Welcome to Eye of the Guide

Part Two

AuSable River, Holy Water

By Steve Southard

Fishing falls hatches can produce surprisingly pleasant results. The bigger Michigan brown trout are notorious night-time feeders, not often hooked with dry flies during daylight hours. However, the low-light conditions on overcast fall days and reduced river activity can bring these better fish to the surface.

Late last September I floated and fished with a friend on the lower half of the AuSable's renowned "holy water," a classic gravel bottom, easy-to-wade 8 mile section of river just east of Grayling. The lower third of the holy water has more deep runs and pools that are good holding water for bigger browns than the upper section - which has long riffles, punctuated by some deeper runs on the outside bends.

Misty rain, occasional showers and tentative appearances by the sun alternated throughout the day, not at all uncomfortable with low to mid 60 degree temperatures. On this day we benefitted by drifting in the riverboat and covering more miles of stream than we would have if we'd waded. Size 20-22 baetis were hatching sporadically and there was occasional, but not sustained, feeding activity through much of the trip. We were pleasantly surprised to find four or five decent fish steadily working a narrow feeding lane in a 5 foot deep, eddy-filled run along the outside of the bend.

AuSable John Boat

After watching the feeding patterns for a few minutes, we spotted what appeared to be one of the nicer fish in this pod regularly sipping olive duns at the tail end of a small eddy, where the currents re-converged. A traditional hackle-tip olive was floated through the feeding location, the drifts timed to the trout's feeding rhythm. On the third drift, a natural riding next to our imitator disappeared into a small swirl. A signal to change flies.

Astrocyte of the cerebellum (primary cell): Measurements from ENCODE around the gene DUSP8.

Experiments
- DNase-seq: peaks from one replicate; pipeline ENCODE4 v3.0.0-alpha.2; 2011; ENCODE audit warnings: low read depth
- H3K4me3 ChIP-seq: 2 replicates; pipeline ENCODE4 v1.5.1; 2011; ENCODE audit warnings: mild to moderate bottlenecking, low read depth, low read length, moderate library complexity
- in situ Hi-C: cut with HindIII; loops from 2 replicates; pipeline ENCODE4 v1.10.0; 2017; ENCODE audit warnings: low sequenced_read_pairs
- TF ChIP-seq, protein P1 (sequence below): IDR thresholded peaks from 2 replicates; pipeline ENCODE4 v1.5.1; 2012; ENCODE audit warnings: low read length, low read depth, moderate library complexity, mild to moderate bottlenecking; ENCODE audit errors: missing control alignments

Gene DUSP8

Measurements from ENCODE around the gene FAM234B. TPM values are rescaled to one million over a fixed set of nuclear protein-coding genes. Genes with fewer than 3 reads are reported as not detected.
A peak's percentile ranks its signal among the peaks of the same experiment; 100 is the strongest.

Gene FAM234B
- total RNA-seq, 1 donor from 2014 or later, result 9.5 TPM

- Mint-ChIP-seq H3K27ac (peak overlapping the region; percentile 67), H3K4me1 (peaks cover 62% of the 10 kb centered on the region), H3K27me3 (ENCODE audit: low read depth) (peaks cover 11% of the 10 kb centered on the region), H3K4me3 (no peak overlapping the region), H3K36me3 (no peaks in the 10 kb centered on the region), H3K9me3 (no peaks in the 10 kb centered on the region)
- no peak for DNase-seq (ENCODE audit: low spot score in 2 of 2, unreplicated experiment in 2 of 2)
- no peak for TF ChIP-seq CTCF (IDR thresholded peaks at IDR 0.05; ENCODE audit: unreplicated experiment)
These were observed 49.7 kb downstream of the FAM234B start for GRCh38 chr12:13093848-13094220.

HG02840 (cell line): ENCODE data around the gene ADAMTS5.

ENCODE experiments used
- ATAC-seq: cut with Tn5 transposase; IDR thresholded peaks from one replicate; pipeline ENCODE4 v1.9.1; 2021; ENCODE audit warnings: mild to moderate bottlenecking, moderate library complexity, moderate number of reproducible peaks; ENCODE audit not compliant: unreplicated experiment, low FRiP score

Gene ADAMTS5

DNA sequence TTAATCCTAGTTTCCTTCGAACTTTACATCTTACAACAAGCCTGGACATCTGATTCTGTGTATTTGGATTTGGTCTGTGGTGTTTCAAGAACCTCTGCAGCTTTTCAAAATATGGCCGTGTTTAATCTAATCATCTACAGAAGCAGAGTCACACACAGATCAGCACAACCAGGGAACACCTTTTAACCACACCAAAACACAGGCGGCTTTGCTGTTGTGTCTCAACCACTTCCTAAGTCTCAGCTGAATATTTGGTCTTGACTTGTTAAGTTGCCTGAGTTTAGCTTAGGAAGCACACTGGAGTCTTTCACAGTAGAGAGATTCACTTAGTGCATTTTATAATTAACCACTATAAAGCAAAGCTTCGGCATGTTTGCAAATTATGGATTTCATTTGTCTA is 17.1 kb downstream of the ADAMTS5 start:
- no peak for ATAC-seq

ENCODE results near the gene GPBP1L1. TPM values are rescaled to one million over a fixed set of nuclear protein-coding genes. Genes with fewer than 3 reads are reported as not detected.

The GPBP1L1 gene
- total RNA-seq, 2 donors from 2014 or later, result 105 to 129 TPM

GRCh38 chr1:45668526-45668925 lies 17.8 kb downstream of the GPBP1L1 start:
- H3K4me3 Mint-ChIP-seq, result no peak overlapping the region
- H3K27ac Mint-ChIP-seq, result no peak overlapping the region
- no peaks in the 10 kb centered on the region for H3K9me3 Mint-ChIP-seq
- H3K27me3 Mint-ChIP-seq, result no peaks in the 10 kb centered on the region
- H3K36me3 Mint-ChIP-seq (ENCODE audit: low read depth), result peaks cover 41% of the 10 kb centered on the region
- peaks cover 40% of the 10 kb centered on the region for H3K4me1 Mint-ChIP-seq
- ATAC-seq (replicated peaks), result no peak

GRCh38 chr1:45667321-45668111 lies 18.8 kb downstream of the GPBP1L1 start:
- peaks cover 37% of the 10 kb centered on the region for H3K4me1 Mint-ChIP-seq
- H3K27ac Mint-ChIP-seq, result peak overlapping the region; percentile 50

After changing to a #20 paradun, the final 10 inches of 6x tippet was treated with leader mud to make the leader less visible to our wary target. On the first cast, the fly drifted through untouched. The second drift brought results - the fly drifted downstream along the outside of the eddy edge and, reaching the converging current lines at the lower end of the eddy, paused for just a moment before being swept away. There was a splashy rise and the 4 weight rod flexed under a heavy load. After a ten minute battle, holding the trout away from heavy cover just a foot or two away, we slid the riverboat downstream to land (and then release) a nicely colored 19-inch brown. Several smaller browns and brook trout were landed and released through the trip on a day when this section of the AuSable was ours alone to enjoy, we didn't pass another person on the stream.

Tips From the Guide!

The cooler days, splashes of color and hatches of the early fall season have returned to the upper AuSable and Manistee Rivers. You can be sure that the Olive Paraduns will be in my flybox as I re-visit some favorite stream sections before general trout season closes on September 30th.

And during the extended season of many miles of nearbly flies-only water through the month of October. This "holy water," the mainstream of the AuSable is open year around to flies only fishing.
~ Steve Southard

About Steve Southard:
Steve has spent time on and along the upper AuSable River for most of his 46 years. His parents began fly-fishing the McMasters Bridge area (20 miles east of Grayling) in 1939. Frequent camping trips gave way to a riverside cabin and lengthy summer fishing vacations in 1960. In 1979, Steve left an executive position with National Bank of Detroit and joined other family members to purchase and operate Ray's Canoeing & The Fly Factory. Subsequently, Steve, wife Cecelia and their three children became the owners and operators; they have re-established and emphasized the history and tradition of The Fly Factory as a premier fly shop and The AuSable River's Original Fly Shop and Guide Service. Steve regularly guides on the upper AuSable and Manistee rivers in his tradional 24 foot cedar plank AuSable Riverboat. Our sincere thanks to Steve for sharing his knowledge and love of the river with us. ~ DB

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